In his take on the Caledonian antisyzygy — that preference of Scots writers for the sweet/sour conjunction of incompatible ingredients — Hugh MacDiarmid declared himself ‘For harsh, positive masculinity, /The creative treatment of actuality, — /And to blazes with all the sweetie-wives /And colourful confectionery.’ Until his latest novel, you could have said that this was James Kelman’s mantra too.
In the quarter of a century since his first book, Not Not While the Giro, he has created a fiction of harsh actuality around the experiences of working-class Glasgow men. Unlike MacDiarmid’s positive masculinity, however, Kelman’s has always been negative, a self-absorbed, combative, beaten consciousness that reacts like an exposed nerve to every spilled drink, missed kiss and undeserved insult. An easy read he is not. Life’s little consolations, hope, laughter, and the crackle of sweetie-papers have been sent to blazes, and a string of effing oaths has sped them to the flames. But for all the bleakness of the surroundings and the foul language that studs his protagonists’ acute awareness of what is happening to them, Kelman has always observed minutely and written beautifully, in a spare, rhythmic, exactly rendered prose.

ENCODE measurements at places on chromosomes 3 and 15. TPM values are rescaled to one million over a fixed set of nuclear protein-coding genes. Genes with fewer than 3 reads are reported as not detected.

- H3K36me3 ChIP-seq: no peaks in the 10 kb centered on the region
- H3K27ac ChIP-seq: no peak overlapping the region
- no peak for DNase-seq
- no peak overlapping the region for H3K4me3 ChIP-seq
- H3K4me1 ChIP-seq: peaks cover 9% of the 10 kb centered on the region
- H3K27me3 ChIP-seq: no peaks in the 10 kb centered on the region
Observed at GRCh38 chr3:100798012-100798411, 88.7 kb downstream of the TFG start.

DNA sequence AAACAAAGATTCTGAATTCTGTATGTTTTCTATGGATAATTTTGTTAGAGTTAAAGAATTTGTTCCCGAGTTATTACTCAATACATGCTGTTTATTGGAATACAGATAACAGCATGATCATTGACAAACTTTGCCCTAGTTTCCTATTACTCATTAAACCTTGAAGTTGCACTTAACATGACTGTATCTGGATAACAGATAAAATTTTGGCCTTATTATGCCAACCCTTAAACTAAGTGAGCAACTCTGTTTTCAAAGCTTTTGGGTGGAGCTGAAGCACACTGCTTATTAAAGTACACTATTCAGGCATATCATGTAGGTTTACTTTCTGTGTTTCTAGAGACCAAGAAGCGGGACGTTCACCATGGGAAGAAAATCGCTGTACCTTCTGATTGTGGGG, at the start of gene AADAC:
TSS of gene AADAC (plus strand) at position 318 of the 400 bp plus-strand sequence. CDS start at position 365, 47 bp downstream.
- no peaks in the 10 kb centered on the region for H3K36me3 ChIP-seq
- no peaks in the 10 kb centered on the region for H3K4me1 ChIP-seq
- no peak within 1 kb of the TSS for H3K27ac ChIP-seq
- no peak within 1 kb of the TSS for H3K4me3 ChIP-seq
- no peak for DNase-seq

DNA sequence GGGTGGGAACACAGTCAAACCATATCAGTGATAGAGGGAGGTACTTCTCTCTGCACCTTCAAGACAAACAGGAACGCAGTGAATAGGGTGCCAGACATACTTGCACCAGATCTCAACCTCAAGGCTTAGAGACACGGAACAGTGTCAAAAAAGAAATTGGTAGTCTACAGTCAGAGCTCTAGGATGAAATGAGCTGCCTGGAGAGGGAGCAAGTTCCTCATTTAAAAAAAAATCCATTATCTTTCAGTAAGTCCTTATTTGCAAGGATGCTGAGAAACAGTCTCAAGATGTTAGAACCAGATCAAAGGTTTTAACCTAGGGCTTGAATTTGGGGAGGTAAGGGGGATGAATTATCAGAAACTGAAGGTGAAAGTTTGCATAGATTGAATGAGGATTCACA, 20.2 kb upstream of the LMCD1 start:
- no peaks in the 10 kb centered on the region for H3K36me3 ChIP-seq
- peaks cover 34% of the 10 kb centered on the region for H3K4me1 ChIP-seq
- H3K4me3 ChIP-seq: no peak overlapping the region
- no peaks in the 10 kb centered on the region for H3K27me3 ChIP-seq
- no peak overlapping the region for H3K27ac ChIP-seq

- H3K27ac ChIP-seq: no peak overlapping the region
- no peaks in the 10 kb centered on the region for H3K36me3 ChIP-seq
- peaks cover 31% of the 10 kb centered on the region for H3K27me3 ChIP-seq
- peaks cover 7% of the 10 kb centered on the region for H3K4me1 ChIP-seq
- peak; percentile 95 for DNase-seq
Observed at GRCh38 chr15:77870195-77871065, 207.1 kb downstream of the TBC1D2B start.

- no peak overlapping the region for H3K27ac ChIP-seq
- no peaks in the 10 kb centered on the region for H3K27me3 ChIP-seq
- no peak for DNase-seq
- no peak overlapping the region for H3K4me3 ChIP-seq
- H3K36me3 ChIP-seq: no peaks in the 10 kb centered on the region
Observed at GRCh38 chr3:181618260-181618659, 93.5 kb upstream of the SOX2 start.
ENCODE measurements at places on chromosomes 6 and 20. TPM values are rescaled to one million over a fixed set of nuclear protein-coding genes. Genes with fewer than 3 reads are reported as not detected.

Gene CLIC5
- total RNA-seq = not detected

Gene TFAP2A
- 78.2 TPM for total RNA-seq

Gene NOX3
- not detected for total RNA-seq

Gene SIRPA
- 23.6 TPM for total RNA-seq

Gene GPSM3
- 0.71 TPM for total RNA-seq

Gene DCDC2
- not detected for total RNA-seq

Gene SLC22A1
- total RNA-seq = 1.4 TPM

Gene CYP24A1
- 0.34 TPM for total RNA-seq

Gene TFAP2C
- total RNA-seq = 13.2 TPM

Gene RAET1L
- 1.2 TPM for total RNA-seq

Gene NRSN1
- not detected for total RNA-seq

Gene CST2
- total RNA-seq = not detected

In Kieron Smith, Boy, he has brought this talent to describe the life of a Glasgow child from the age of roughly five to twelve, growing up in the late 1950s. The outcome is utterly unexpected, an enchanted masterpiece of boyhood recalled, whose celebratory, optimistic tone is unlike anything Kelman has expressed before.
Glasgow is a city still dominated by ship-building:
When a big ship was passing we walked and ran along with it as far as we could.